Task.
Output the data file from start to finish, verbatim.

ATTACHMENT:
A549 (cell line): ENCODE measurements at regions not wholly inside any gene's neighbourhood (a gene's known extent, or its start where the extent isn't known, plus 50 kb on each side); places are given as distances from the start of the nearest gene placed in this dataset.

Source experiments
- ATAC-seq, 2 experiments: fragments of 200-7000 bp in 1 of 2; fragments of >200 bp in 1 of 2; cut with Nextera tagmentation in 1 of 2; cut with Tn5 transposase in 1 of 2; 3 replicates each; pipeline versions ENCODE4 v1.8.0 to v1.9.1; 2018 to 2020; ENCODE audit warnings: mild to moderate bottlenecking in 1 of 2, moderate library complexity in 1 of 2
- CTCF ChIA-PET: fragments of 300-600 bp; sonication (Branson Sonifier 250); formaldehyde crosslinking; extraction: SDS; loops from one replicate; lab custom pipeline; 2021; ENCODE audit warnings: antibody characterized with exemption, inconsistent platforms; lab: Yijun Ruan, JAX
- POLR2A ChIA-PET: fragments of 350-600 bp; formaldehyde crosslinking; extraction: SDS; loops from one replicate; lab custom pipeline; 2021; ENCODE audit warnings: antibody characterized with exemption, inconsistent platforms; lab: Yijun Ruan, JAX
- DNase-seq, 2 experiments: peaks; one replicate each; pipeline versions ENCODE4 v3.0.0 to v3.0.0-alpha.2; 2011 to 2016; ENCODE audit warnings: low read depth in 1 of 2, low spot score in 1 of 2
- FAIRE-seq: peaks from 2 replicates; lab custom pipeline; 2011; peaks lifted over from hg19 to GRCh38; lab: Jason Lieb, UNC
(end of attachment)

A549 (cell line): ENCODE measurements at regions not wholly inside any gene's neighbourhood (a gene's known extent, or its start where the extent isn't known, plus 50 kb on each side); places are given as distances from the start of the nearest gene placed in this dataset.

Source experiments
- ATAC-seq, 2 experiments: fragments of 200-7000 bp in 1 of 2; fragments of >200 bp in 1 of 2; cut with Nextera tagmentation in 1 of 2; cut with Tn5 transposase in 1 of 2; 3 replicates each; pipeline versions ENCODE4 v1.8.0 to v1.9.1; 2018 to 2020; ENCODE audit warnings: mild to moderate bottlenecking in 1 of 2, moderate library complexity in 1 of 2
- CTCF ChIA-PET: fragments of 300-600 bp; sonication (Branson Sonifier 250); formaldehyde crosslinking; extraction: SDS; loops from one replicate; lab custom pipeline; 2021; ENCODE audit warnings: antibody characterized with exemption, inconsistent platforms; lab: Yijun Ruan, JAX
- POLR2A ChIA-PET: fragments of 350-600 bp; formaldehyde crosslinking; extraction: SDS; loops from one replicate; lab custom pipeline; 2021; ENCODE audit warnings: antibody characterized with exemption, inconsistent platforms; lab: Yijun Ruan, JAX
- DNase-seq, 2 experiments: peaks; one replicate each; pipeline versions ENCODE4 v3.0.0 to v3.0.0-alpha.2; 2011 to 2016; ENCODE audit warnings: low read depth in 1 of 2, low spot score in 1 of 2
- FAIRE-seq: peaks from 2 replicates; lab custom pipeline; 2011; peaks lifted over from hg19 to GRCh38; lab: Jason Lieb, UNC